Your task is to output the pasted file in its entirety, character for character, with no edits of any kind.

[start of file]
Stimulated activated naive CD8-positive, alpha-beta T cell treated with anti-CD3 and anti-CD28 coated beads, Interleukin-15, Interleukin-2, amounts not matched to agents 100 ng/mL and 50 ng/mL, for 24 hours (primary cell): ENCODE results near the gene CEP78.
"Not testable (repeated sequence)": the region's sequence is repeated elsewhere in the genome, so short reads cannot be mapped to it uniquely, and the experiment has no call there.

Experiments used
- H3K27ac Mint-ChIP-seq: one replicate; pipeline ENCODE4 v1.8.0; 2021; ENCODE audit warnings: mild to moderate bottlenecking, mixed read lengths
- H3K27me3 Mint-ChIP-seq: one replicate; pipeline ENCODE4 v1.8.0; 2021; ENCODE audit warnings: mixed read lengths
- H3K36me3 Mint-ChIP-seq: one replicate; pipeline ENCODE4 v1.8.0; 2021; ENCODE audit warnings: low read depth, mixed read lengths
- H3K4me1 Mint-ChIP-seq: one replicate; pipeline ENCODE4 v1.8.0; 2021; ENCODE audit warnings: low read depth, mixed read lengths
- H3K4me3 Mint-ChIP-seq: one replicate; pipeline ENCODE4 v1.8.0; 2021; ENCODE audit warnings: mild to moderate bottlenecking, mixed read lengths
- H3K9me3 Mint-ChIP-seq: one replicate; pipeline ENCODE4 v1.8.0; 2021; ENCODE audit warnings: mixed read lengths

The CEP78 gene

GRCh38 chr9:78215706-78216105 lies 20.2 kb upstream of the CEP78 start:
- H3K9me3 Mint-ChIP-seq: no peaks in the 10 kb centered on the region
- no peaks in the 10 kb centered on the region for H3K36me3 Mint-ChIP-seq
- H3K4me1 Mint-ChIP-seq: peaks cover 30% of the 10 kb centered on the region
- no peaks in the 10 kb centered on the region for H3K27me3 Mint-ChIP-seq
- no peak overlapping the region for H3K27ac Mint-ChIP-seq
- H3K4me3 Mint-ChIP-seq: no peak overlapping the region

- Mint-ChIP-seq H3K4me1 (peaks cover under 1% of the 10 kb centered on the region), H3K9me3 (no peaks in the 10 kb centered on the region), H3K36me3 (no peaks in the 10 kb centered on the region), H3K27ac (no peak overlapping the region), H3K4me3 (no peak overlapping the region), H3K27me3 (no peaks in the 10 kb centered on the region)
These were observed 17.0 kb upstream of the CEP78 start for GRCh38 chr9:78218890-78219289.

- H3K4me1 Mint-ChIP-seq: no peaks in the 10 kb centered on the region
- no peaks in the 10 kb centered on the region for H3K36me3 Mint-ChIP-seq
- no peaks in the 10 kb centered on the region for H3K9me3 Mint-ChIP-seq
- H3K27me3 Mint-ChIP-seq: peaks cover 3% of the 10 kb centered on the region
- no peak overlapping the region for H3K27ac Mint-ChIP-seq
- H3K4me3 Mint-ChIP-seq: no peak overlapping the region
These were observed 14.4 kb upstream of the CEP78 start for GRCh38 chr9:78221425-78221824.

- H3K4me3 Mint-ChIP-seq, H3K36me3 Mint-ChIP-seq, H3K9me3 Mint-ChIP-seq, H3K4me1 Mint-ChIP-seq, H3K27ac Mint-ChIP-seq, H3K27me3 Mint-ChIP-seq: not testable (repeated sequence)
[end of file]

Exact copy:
Stimulated activated naive CD8-positive, alpha-beta T cell treated with anti-CD3 and anti-CD28 coated beads, Interleukin-15, Interleukin-2, amounts not matched to agents 100 ng/mL and 50 ng/mL, for 24 hours (primary cell): ENCODE results near the gene CEP78.
"Not testable (repeated sequence)": the region's sequence is repeated elsewhere in the genome, so short reads cannot be mapped to it uniquely, and the experiment has no call there.

Experiments used
- H3K27ac Mint-ChIP-seq: one replicate; pipeline ENCODE4 v1.8.0; 2021; ENCODE audit warnings: mild to moderate bottlenecking, mixed read lengths
- H3K27me3 Mint-ChIP-seq: one replicate; pipeline ENCODE4 v1.8.0; 2021; ENCODE audit warnings: mixed read lengths
- H3K36me3 Mint-ChIP-seq: one replicate; pipeline ENCODE4 v1.8.0; 2021; ENCODE audit warnings: low read depth, mixed read lengths
- H3K4me1 Mint-ChIP-seq: one replicate; pipeline ENCODE4 v1.8.0; 2021; ENCODE audit warnings: low read depth, mixed read lengths
- H3K4me3 Mint-ChIP-seq: one replicate; pipeline ENCODE4 v1.8.0; 2021; ENCODE audit warnings: mild to moderate bottlenecking, mixed read lengths
- H3K9me3 Mint-ChIP-seq: one replicate; pipeline ENCODE4 v1.8.0; 2021; ENCODE audit warnings: mixed read lengths

The CEP78 gene

GRCh38 chr9:78215706-78216105 lies 20.2 kb upstream of the CEP78 start:
- H3K9me3 Mint-ChIP-seq: no peaks in the 10 kb centered on the region
- no peaks in the 10 kb centered on the region for H3K36me3 Mint-ChIP-seq
- H3K4me1 Mint-ChIP-seq: peaks cover 30% of the 10 kb centered on the region
- no peaks in the 10 kb centered on the region for H3K27me3 Mint-ChIP-seq
- no peak overlapping the region for H3K27ac Mint-ChIP-seq
- H3K4me3 Mint-ChIP-seq: no peak overlapping the region

- Mint-ChIP-seq H3K4me1 (peaks cover under 1% of the 10 kb centered on the region), H3K9me3 (no peaks in the 10 kb centered on the region), H3K36me3 (no peaks in the 10 kb centered on the region), H3K27ac (no peak overlapping the region), H3K4me3 (no peak overlapping the region), H3K27me3 (no peaks in the 10 kb centered on the region)
These were observed 17.0 kb upstream of the CEP78 start for GRCh38 chr9:78218890-78219289.

- H3K4me1 Mint-ChIP-seq: no peaks in the 10 kb centered on the region
- no peaks in the 10 kb centered on the region for H3K36me3 Mint-ChIP-seq
- no peaks in the 10 kb centered on the region for H3K9me3 Mint-ChIP-seq
- H3K27me3 Mint-ChIP-seq: peaks cover 3% of the 10 kb centered on the region
- no peak overlapping the region for H3K27ac Mint-ChIP-seq
- H3K4me3 Mint-ChIP-seq: no peak overlapping the region
These were observed 14.4 kb upstream of the CEP78 start for GRCh38 chr9:78221425-78221824.

- H3K4me3 Mint-ChIP-seq, H3K36me3 Mint-ChIP-seq, H3K9me3 Mint-ChIP-seq, H3K4me1 Mint-ChIP-seq, H3K27ac Mint-ChIP-seq, H3K27me3 Mint-ChIP-seq: not testable (repeated sequence)